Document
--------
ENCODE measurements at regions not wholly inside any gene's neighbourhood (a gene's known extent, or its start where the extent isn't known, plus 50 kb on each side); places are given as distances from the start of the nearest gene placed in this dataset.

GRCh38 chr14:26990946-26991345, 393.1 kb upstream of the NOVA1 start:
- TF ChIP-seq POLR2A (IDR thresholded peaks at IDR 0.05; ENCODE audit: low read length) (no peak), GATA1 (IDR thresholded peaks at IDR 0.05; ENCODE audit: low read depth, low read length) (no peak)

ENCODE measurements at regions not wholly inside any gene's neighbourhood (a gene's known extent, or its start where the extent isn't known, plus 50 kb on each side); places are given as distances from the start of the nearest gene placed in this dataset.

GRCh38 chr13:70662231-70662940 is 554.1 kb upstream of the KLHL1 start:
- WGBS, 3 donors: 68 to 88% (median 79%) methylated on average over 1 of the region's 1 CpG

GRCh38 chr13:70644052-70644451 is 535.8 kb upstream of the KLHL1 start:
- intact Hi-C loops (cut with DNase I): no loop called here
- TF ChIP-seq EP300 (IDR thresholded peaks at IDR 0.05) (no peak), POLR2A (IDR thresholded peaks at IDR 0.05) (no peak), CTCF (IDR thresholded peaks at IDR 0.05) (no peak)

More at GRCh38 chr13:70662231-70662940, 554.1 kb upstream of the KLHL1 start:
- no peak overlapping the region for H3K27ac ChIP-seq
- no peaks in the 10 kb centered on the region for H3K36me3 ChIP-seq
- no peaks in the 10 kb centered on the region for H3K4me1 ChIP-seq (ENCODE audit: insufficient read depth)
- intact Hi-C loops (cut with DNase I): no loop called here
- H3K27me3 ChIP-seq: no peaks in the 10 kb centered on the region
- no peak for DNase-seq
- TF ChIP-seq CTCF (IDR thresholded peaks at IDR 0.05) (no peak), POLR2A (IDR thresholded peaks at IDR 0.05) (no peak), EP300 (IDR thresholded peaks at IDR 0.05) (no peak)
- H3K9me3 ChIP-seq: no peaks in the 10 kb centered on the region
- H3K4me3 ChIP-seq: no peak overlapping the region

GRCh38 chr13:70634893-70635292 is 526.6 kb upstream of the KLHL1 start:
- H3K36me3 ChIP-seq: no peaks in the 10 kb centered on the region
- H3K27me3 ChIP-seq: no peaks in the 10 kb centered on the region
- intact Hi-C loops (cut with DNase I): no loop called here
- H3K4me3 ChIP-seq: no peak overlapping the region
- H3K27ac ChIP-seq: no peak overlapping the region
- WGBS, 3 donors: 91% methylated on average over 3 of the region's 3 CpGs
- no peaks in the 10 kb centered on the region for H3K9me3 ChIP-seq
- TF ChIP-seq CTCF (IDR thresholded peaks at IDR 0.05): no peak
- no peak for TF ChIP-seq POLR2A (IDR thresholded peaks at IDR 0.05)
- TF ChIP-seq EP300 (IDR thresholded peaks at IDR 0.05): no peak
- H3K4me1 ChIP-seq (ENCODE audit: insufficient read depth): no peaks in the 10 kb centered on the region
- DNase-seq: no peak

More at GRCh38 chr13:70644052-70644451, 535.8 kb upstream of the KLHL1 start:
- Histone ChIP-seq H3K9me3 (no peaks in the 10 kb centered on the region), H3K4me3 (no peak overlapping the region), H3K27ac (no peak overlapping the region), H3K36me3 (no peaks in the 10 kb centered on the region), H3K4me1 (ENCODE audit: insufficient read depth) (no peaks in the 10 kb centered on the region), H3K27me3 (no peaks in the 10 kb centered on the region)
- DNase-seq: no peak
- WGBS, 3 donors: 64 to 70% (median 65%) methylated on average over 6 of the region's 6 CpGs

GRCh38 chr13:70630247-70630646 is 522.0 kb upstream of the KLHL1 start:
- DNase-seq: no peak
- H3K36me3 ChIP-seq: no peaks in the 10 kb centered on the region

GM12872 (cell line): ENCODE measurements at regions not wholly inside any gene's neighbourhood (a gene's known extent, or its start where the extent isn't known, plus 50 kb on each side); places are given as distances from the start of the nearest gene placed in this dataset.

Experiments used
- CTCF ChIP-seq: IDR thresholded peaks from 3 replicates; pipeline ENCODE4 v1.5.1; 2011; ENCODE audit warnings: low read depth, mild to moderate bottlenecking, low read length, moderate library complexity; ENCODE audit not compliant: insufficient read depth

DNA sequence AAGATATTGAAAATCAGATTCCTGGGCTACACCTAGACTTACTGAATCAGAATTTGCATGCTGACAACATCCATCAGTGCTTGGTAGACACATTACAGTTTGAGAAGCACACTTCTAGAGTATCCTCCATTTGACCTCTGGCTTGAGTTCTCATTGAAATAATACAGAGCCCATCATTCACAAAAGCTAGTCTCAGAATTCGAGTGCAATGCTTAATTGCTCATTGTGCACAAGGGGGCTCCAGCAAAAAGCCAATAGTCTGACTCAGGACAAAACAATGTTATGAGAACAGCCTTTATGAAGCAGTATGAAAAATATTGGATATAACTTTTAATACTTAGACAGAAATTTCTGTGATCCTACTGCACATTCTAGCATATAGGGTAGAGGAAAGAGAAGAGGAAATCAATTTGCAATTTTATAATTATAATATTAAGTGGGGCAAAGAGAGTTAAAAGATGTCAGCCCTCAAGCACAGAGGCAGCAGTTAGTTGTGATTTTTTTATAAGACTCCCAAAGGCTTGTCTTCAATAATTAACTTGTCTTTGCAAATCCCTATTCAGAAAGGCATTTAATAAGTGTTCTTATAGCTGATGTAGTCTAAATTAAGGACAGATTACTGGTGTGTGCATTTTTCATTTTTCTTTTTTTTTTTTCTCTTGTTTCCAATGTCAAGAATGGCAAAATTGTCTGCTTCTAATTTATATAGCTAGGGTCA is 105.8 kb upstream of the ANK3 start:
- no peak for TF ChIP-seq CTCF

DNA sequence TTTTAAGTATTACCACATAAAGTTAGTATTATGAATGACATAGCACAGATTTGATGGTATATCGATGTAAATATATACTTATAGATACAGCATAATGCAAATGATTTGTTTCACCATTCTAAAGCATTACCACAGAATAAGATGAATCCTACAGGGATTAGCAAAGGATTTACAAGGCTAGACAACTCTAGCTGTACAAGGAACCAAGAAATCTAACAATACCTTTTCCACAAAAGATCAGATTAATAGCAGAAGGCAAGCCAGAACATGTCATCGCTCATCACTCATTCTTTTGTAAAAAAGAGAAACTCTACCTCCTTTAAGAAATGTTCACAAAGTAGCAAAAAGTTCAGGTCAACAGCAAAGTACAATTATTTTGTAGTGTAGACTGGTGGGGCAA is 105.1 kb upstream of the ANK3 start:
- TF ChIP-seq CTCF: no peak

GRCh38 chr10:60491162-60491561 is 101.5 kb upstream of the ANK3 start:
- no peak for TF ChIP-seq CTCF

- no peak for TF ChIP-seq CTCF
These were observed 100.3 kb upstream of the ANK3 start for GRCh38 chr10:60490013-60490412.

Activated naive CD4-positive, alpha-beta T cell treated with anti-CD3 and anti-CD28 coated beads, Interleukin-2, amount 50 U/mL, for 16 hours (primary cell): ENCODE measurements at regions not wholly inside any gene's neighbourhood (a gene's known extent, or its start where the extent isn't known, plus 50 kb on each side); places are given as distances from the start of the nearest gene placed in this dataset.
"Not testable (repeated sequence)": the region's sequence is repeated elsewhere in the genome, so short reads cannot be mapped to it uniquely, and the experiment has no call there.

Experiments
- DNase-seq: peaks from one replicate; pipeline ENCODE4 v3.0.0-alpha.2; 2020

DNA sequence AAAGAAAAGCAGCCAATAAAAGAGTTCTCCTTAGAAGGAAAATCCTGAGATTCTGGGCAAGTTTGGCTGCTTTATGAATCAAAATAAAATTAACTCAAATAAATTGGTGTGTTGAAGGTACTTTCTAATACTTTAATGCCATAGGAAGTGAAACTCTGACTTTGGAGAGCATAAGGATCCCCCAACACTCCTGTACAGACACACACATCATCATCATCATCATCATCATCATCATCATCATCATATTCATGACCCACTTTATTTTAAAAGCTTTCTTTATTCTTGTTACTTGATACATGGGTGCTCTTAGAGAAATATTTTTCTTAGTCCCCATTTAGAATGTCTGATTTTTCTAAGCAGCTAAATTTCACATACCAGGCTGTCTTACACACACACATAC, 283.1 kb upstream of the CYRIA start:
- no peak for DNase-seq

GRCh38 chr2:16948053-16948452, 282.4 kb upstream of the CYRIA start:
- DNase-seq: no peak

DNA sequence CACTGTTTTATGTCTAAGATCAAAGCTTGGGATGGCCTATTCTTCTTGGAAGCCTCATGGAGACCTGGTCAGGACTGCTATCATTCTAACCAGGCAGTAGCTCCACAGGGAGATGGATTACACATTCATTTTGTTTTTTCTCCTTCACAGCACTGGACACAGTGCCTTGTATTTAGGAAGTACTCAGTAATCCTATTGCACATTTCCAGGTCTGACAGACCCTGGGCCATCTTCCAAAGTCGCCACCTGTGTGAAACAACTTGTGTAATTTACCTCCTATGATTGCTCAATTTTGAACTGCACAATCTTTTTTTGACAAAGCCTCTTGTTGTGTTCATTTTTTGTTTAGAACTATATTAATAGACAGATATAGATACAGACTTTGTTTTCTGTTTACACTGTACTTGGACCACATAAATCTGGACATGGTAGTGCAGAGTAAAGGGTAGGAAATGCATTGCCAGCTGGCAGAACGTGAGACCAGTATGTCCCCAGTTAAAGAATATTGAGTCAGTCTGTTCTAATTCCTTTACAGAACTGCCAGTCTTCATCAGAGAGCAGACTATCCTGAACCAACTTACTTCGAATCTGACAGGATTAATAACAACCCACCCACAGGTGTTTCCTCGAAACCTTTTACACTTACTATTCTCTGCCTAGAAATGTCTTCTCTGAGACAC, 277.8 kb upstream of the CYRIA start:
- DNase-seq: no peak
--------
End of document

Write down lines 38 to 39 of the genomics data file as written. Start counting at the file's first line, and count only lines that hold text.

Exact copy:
- DNase-seq: no peak
- H3K36me3 ChIP-seq: no peaks in the 10 kb centered on the region